MCALLEN Nearly 500 people made professions of faith in Jesus during 2020 through the multi-site ministries of Baptist Temple in McAllen in the Rio Grande Valley.
“We have a commitment to presenting the gospel every week,” Chris DuPree, BT pastor, told the TEXAN. “We do a traditional invitation every week. We baptize as soon as possible, even the same day.” In 2020 BT baptized 139 people in its main campus swimming pool or elsewhere.
DuPree and 14 other ministers lead the congregation that, pre-pandemic, averaged about 2,800 in four physical locations and online. At the start of 2021, about 1,500 attended physically and 1,500 online.
Faithfulness in serving its on-site and online communities led to the church’s more than quadrupling its usual number of professions of faith in Jesus as Lord, the pastor said.
On-site and in the community
“We have favor in our community because we’re involved with the school system and we bless our first responders,” DuPree said. “We just try to be intentional in loving the teachers, administrators and first responders.”
By local ordinance, on-site worship was not permitted at Baptist Temple from March 22 to Sept. 13, except for four weeks starting the third week in May.
“Our area became one of the worst places as far as [COVID] mortality rates,” DuPree said. “We had double-digit deaths each day for eight weeks.”
As the church’s actions revealed its concern for people reeling from the pandemic, God moved in people’s hearts and they responded, the pastor said.
“There was so much uncertainty, so much tension, and so much division stemming from the pandemic we realized that people both near and far were searching for hope,” DuPree explained. “While we continued to focus on reaching and ministering to those around our physical locations, we began to see an outpouring of individuals and families from all over the country connecting with us. Many of those connections resulted in people placing their faith in Jesus.”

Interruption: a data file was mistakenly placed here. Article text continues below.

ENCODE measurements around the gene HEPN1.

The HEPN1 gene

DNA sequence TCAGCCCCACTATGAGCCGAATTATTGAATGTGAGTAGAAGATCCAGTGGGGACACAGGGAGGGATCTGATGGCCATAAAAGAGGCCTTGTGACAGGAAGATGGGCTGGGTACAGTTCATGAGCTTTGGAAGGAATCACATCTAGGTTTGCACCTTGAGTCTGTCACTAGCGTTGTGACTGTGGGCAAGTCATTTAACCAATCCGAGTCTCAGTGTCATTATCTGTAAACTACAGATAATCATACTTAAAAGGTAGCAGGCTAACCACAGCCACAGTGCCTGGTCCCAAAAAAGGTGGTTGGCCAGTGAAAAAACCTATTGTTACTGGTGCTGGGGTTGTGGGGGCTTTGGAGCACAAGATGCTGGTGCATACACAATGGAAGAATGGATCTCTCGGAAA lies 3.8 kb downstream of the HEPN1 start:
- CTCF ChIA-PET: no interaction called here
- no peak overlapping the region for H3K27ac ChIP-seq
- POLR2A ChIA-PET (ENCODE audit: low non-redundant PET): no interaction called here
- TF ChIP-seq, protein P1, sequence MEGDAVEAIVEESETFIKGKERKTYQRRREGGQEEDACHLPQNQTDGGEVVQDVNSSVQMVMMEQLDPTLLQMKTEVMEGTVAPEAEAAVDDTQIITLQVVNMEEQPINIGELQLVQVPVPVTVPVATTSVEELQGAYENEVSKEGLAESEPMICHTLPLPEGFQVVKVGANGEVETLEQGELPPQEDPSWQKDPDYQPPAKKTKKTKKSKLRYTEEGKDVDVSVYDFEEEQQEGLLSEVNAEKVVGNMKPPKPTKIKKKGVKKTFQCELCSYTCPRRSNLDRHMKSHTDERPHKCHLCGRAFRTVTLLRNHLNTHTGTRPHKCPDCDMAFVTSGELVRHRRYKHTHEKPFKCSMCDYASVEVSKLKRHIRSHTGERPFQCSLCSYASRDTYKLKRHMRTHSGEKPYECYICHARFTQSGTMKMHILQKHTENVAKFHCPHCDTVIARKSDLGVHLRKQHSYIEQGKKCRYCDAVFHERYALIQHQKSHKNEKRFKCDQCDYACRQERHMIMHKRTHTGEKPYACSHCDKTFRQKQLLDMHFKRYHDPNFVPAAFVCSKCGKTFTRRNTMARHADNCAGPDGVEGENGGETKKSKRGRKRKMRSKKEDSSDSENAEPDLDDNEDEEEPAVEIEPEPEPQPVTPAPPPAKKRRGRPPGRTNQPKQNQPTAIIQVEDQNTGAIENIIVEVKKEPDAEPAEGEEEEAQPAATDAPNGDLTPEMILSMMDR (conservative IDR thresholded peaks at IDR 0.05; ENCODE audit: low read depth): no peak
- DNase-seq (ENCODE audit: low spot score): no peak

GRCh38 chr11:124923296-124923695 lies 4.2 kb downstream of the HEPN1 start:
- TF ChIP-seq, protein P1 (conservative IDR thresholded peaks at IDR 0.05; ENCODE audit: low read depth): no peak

Online with renewed purpose
Baptist Temple, expanding its reach beyond its McAllen, Sharyland, Edinburg and Alice campuses, has had an online presence since 2016.
When online numbers jumped from about 350 pre-COVID to 3,000, DuPree added Danny Rangel to the staff as online pastor for the church.
“As our online presence grew, I knew we wanted to provide more than something for people to watch,” DuPree said. “I wanted to provide a platform that people could connect with. Those individuals watching online were still longing for connection and interaction.”
Baptist Temple is Rangel’s home church and DuPree, his “mentor since day one in ministry,” Rangel, 31, told the TEXAN. A former youth pastor, with 11 years in ministry, Rangel also helped plant a church in the New York City borough of Queens.
Rangel’s BT assignment was to create an online campus in which he would serve viewers who did not live close to a physical campus. “COVID helped [grow the online campus.] The things we desire to do are connecting with people digitally so they can grow spiritually,” he said.
BT Online uses Facebook, Instagram, Baptist Temple’s website—bt.church—and podcasts to engage followers.
“This was the direction churches were going to have to go to in a digital world,” Rangel said. “COVID made the churches do it faster. This [the internet] is where people are hanging out. This is the direction we’re going.
“The Great Commission talks about going to the end of the earth, and I believe our going now means going to people in a digital way,” Rangel said. “The beauty of it now is that nations can be reached through computer screens. That’s our vision.”
One challenge of online ministry is making a digital environment personal for people viewing through their computer screens, the online pastor said, adding, “Yes, we’re talking to a camera but we’re also talking to people, and we need to keep that in mind.”